SUBIC - Joanna Barca may be the youngest member of the Philippine dragonboat team, but she's as tough as her teammates.
Or maybe even tougher.
The 15-year-old Barca, who comes from Tacloban, Leyte, has already seen and experienced so much and is no stranger to adversity.
When Super Typhoon Yolanda plowed across her hometown in 2013, the storm left a pile of bodies in its trail and displaced millions of families, including Barca's.
Their house that stood in the narrow coastal plains was gone. They struggled to rise from the rubbles of the forgettable disaster that was one of the most ruthless ever.
Struggle, in fact, is an understatement. There were days in the aftermath of the typhoon when they couldn't find anything to eat, drink, and wear. She couldn't even find the right word to describe how hard it was to survive a day.
"We had no food, no water, and no clothes to wear. There was really none. We were really washed out," Barca said in Filipino.
Yet Barca remained optimistic.
She persevered night in and night out, hoping to find a way out of their plight. That's why when the opportunity to play for the dragonboat national team came knocking three years later, she grabbed it with no hesitation.
Now things are looking good for Barca, who is part of the team that won a pair of bronze mints in the 30th Southeast Asian Games traditional boat race (22-seater 500m and 200m mixed, respectively).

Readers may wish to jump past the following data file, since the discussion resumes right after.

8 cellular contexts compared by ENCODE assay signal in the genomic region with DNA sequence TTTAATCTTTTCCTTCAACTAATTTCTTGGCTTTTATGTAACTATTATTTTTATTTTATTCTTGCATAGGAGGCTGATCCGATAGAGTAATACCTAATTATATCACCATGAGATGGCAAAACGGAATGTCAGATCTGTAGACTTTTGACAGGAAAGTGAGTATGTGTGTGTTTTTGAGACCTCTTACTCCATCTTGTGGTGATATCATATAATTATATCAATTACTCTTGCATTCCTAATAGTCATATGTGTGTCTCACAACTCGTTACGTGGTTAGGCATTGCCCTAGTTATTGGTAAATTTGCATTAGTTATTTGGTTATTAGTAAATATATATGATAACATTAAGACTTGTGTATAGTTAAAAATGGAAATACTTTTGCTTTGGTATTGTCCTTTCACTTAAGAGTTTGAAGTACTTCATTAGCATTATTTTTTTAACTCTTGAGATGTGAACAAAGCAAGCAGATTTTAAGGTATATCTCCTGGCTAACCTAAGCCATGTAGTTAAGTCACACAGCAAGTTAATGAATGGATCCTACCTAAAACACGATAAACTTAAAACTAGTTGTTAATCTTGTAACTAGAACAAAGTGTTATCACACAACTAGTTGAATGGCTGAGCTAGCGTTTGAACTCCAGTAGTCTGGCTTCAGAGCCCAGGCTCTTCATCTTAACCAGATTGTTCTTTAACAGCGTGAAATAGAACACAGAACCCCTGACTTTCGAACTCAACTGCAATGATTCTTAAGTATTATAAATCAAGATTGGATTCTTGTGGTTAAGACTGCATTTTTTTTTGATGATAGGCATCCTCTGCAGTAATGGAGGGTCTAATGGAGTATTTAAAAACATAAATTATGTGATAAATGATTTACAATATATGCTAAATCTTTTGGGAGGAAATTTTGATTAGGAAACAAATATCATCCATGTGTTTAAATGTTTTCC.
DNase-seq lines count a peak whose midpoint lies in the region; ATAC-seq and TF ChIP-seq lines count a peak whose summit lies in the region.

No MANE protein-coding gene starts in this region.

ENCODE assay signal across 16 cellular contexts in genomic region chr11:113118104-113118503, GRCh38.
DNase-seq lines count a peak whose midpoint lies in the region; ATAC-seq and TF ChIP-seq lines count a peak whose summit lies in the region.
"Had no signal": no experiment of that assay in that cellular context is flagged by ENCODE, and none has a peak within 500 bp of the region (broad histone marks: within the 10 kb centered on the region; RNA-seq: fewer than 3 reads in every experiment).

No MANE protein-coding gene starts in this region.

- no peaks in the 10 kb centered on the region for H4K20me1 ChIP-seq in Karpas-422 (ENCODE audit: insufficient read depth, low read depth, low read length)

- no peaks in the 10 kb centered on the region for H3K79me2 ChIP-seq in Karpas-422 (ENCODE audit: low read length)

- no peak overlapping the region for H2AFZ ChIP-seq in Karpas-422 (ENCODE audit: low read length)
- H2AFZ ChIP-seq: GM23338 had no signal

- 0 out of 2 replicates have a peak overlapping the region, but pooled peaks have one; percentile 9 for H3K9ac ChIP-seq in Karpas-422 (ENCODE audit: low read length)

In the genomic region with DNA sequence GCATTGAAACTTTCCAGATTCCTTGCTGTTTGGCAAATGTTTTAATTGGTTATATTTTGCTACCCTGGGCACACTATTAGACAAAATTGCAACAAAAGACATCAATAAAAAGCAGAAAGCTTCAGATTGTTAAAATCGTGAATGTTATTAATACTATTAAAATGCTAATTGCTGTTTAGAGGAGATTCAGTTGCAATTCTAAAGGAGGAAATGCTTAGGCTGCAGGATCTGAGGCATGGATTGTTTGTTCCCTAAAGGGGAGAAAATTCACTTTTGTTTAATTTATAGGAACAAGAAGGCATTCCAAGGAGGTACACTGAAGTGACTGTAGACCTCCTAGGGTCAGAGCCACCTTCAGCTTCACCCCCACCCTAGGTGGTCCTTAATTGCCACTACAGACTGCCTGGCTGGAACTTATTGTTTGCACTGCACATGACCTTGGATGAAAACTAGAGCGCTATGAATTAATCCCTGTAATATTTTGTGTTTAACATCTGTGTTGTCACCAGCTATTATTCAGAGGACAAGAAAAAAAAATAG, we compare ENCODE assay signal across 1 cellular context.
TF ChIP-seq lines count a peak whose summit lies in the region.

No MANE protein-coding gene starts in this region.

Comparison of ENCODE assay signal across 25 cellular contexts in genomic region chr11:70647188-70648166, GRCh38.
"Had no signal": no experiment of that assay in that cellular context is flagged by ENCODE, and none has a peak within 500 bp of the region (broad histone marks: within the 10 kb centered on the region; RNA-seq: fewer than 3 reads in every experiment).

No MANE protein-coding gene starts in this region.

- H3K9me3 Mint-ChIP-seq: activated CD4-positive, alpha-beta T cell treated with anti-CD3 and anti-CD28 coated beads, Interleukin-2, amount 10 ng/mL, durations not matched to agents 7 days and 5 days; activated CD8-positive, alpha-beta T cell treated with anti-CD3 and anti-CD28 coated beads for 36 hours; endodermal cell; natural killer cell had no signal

The water that ravaged their home is now her source of income.
"I earn now and I give a part of it to my family back in Tacloban," said Barca.
The disaster brought out the best in her. But she is just starting, with a flurry of medals still on the horizon.
"I was just 10 years old then, but Yolanda toughened me up. It helped me in my sport now," she said. "I always think I have to persevere for my family back there. Because our situation there has yet to be better."
The sky is the limit for Barca. Head coach Len Escalante sees so much potential in her and the rest of the rookies on the team. She believes they will lead the next generation of Filipino rowers who will stamp class not only in the regional meet.
"We have a lot of new players. The other members went to Dubai to work because their allowance as athlete was not enough to feed their families. But that's normal. We will not stop. At least a bright future awaits these athletes," said Escalante.